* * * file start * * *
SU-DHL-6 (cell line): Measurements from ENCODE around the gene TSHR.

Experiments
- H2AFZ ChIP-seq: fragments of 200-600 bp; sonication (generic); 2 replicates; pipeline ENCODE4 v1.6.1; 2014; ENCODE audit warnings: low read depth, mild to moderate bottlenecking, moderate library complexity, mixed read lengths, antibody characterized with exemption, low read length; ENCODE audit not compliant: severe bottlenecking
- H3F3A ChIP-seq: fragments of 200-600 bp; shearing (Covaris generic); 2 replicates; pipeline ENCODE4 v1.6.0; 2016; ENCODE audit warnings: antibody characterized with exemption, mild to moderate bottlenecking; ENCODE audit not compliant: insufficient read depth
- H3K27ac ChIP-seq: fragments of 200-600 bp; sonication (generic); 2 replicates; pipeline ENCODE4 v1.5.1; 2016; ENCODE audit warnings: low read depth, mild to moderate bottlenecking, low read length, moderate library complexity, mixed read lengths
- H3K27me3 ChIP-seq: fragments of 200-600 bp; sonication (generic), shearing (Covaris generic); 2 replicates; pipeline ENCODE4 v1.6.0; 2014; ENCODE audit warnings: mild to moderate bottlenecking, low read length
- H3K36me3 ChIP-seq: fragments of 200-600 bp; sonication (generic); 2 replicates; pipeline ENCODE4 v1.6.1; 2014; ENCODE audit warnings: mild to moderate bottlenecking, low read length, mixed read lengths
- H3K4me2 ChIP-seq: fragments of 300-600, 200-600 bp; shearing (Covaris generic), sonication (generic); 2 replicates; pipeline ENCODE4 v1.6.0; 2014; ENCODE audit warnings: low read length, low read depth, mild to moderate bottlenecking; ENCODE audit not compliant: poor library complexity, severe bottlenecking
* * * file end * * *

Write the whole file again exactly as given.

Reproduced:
SU-DHL-6 (cell line): Measurements from ENCODE around the gene TSHR.

Experiments
- H2AFZ ChIP-seq: fragments of 200-600 bp; sonication (generic); 2 replicates; pipeline ENCODE4 v1.6.1; 2014; ENCODE audit warnings: low read depth, mild to moderate bottlenecking, moderate library complexity, mixed read lengths, antibody characterized with exemption, low read length; ENCODE audit not compliant: severe bottlenecking
- H3F3A ChIP-seq: fragments of 200-600 bp; shearing (Covaris generic); 2 replicates; pipeline ENCODE4 v1.6.0; 2016; ENCODE audit warnings: antibody characterized with exemption, mild to moderate bottlenecking; ENCODE audit not compliant: insufficient read depth
- H3K27ac ChIP-seq: fragments of 200-600 bp; sonication (generic); 2 replicates; pipeline ENCODE4 v1.5.1; 2016; ENCODE audit warnings: low read depth, mild to moderate bottlenecking, low read length, moderate library complexity, mixed read lengths
- H3K27me3 ChIP-seq: fragments of 200-600 bp; sonication (generic), shearing (Covaris generic); 2 replicates; pipeline ENCODE4 v1.6.0; 2014; ENCODE audit warnings: mild to moderate bottlenecking, low read length
- H3K36me3 ChIP-seq: fragments of 200-600 bp; sonication (generic); 2 replicates; pipeline ENCODE4 v1.6.1; 2014; ENCODE audit warnings: mild to moderate bottlenecking, low read length, mixed read lengths
- H3K4me2 ChIP-seq: fragments of 300-600, 200-600 bp; shearing (Covaris generic), sonication (generic); 2 replicates; pipeline ENCODE4 v1.6.0; 2014; ENCODE audit warnings: low read length, low read depth, mild to moderate bottlenecking; ENCODE audit not compliant: poor library complexity, severe bottlenecking